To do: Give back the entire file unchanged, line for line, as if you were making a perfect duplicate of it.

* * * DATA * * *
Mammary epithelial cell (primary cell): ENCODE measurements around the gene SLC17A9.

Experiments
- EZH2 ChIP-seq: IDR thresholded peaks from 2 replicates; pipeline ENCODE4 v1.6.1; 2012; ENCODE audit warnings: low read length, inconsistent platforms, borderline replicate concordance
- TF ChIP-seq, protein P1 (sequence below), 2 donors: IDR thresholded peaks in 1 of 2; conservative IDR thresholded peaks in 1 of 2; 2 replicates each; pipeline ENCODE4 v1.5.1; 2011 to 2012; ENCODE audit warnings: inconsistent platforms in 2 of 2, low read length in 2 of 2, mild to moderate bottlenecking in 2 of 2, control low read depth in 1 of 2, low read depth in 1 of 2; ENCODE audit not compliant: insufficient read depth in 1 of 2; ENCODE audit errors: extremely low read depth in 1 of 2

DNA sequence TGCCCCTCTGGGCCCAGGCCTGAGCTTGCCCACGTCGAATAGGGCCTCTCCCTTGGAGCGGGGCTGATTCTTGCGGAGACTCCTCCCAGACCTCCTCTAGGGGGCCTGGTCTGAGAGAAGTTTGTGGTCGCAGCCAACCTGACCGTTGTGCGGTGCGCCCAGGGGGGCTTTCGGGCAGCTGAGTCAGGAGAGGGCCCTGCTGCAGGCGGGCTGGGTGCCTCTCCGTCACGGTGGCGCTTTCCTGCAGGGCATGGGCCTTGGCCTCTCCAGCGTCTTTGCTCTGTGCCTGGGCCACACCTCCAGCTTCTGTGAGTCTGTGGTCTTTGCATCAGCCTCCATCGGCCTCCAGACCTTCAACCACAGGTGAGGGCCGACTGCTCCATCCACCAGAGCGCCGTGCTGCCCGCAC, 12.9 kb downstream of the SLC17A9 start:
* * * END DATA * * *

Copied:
Mammary epithelial cell (primary cell): ENCODE measurements around the gene SLC17A9.

Experiments
- EZH2 ChIP-seq: IDR thresholded peaks from 2 replicates; pipeline ENCODE4 v1.6.1; 2012; ENCODE audit warnings: low read length, inconsistent platforms, borderline replicate concordance
- TF ChIP-seq, protein P1 (sequence below), 2 donors: IDR thresholded peaks in 1 of 2; conservative IDR thresholded peaks in 1 of 2; 2 replicates each; pipeline ENCODE4 v1.5.1; 2011 to 2012; ENCODE audit warnings: inconsistent platforms in 2 of 2, low read length in 2 of 2, mild to moderate bottlenecking in 2 of 2, control low read depth in 1 of 2, low read depth in 1 of 2; ENCODE audit not compliant: insufficient read depth in 1 of 2; ENCODE audit errors: extremely low read depth in 1 of 2

DNA sequence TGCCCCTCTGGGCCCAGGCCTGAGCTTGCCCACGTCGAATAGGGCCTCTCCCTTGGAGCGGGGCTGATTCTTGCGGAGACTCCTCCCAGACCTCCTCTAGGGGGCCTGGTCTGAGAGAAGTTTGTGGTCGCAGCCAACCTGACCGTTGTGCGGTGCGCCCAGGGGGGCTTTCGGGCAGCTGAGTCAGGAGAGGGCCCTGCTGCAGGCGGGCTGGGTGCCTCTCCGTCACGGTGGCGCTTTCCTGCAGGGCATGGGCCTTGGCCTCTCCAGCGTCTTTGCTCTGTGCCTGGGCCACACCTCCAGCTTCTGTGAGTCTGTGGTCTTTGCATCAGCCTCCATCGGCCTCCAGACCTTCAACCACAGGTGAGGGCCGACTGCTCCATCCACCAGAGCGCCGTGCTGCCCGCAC, 12.9 kb downstream of the SLC17A9 start: